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NASA: practical or pointless?

By Abby Hill

In a survey from 2012, it was shown that 20% of Americans thought that USA spent too little on space exploration. This is an overwhelmingly small amount of people compared to the 70% that thought that we were spending enough or even too much money on the program. Now, this may see like a completely valid statistic, but in reality, only 0.5% of the Federal Budget goes towards NASA in the United States. People believe that NASA’s research is unimportant and would much rather spend their money on programs closer to home; however, NASA is helping our society grow and change.

We should, if anything, spend more on NASA because they have an impact on, not only the USA, but on the rest of the world. For 50 years NASA has been living up to its vision of “Reaching for new heights and revealing the unknown for the benefit of mankind.” They study the universe, our solar system, and critical challenges facing our planet, such as climate change, sea-level rise, and extreme weather events.

On NASA’s web page, they state that, “The intangible desire to explore and challenge the boundaries of what we know and where we have been has provided benefits to our society for centuries. Human space exploration helps to address fundamental questions about our place in the Universe and the history of our solar system.”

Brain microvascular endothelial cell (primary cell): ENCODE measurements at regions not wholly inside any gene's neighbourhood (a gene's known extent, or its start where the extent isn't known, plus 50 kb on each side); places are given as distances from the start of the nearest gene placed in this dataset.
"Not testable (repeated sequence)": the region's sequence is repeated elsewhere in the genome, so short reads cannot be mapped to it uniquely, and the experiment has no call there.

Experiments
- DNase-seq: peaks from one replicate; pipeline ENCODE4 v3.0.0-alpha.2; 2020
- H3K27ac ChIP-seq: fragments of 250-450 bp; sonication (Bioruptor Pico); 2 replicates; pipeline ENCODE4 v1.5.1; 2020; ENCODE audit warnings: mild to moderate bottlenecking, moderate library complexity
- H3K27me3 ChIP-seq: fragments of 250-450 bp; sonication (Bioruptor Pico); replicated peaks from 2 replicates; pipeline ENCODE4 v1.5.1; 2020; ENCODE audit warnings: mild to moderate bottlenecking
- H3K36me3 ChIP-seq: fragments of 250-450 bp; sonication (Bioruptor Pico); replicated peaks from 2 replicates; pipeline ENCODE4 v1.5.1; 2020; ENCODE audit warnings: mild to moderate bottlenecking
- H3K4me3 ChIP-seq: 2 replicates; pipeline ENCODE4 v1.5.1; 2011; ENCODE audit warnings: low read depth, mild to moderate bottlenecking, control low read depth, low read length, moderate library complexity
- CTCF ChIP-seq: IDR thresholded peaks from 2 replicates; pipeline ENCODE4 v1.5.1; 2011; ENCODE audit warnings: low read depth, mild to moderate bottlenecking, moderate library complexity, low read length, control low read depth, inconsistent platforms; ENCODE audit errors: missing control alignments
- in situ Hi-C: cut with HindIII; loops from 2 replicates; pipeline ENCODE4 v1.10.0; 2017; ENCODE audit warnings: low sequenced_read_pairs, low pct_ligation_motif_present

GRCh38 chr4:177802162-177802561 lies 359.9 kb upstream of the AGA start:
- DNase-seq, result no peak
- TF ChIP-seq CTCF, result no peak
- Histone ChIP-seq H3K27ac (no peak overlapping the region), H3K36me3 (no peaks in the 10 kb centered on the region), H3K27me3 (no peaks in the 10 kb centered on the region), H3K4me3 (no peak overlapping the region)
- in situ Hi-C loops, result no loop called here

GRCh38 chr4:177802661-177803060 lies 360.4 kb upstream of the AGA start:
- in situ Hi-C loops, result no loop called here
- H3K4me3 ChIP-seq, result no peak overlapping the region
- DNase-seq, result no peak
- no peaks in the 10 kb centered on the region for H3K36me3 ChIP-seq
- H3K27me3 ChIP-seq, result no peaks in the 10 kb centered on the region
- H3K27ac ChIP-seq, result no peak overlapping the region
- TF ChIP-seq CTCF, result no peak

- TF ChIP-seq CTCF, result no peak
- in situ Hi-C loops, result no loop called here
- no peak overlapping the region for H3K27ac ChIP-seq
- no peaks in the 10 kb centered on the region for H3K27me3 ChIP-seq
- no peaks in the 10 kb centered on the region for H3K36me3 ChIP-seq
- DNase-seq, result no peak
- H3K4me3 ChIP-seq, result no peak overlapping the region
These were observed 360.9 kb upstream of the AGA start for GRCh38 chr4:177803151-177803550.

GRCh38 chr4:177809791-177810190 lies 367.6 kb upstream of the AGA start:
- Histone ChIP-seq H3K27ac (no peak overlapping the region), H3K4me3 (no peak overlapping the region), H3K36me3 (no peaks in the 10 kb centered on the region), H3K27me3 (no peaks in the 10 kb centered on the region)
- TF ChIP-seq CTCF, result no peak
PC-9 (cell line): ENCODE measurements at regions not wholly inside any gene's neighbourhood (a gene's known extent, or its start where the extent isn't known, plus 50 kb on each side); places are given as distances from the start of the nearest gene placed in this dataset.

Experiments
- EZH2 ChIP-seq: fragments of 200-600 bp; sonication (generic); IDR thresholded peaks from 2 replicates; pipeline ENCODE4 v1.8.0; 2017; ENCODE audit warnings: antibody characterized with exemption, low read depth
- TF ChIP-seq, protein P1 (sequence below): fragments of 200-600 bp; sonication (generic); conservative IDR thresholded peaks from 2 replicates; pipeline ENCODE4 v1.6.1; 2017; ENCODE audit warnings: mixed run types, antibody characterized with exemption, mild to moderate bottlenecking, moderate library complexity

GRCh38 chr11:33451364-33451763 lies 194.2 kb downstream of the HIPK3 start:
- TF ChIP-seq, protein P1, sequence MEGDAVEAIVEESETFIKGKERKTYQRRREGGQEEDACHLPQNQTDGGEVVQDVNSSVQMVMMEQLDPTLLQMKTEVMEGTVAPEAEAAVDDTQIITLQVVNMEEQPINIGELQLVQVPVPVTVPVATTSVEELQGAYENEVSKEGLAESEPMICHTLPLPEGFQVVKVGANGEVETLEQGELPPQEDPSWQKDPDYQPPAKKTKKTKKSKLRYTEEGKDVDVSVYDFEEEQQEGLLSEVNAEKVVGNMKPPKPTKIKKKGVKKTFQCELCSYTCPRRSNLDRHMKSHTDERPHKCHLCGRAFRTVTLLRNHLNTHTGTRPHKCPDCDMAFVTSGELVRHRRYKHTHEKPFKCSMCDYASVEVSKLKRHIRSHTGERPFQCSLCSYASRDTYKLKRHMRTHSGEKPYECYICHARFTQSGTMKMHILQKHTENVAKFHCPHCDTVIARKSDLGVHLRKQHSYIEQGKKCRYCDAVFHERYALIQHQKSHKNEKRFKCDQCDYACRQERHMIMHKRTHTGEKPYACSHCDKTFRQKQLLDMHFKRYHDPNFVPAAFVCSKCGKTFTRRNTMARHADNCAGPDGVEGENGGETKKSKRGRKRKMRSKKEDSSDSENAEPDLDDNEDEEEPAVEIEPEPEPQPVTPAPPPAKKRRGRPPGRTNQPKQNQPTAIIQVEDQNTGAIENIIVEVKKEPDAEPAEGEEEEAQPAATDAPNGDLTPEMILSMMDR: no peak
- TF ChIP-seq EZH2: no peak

In many cases, NASA has created technology that has helped develop our society. They created an X-ray fluorescence scanner that detects the elemental composition of an object; it is used by museums to authenticate works of art. In another case, a satellite tracking system was used to rescue more than 30,000 people all over the world.

Currently, NASA has many missions to bring us closer to Mars, but other missions are also assisting in answering our questions about our planet and the universe. The Orbiting Carbon Observatory 2 is an Earth satellite mission; It studies the sinks and sources of CO2 globally as well as providing scientists with a better idea of how carbon is affecting climate change. Another current mission is the Kepler telescope. Its is designed to survey a portion of the Milky Way galaxy in search of exoplanets (planets outside our solar system). These planets may help answer the question of where we came from and where we are destined to end up.

In the near future, NASA has many more missions planned to help us evolve and investigate our past. Future exploration on our journey to Mars, which is by far the most popular mission as of 2016, could uncover evidence of past life and life existing beyond Earth. Another mission is the spacecraft Osiris-Rex. It has a mission of flying to an asteroid, grabbing a piece of the rock, and bringing it back to Earth for further research. Scientists will then study its composition and certain ingredients that went into making the solar system or possibly the building blocks of life.

In hindsight, NASA is more useful than people assume. Their many missions are all geared towards helping our society, and nearly all of them have succeeded. I believe that NASA is one of the most important programs our country has, and should have their funding raised so that they can continue advancing our society.

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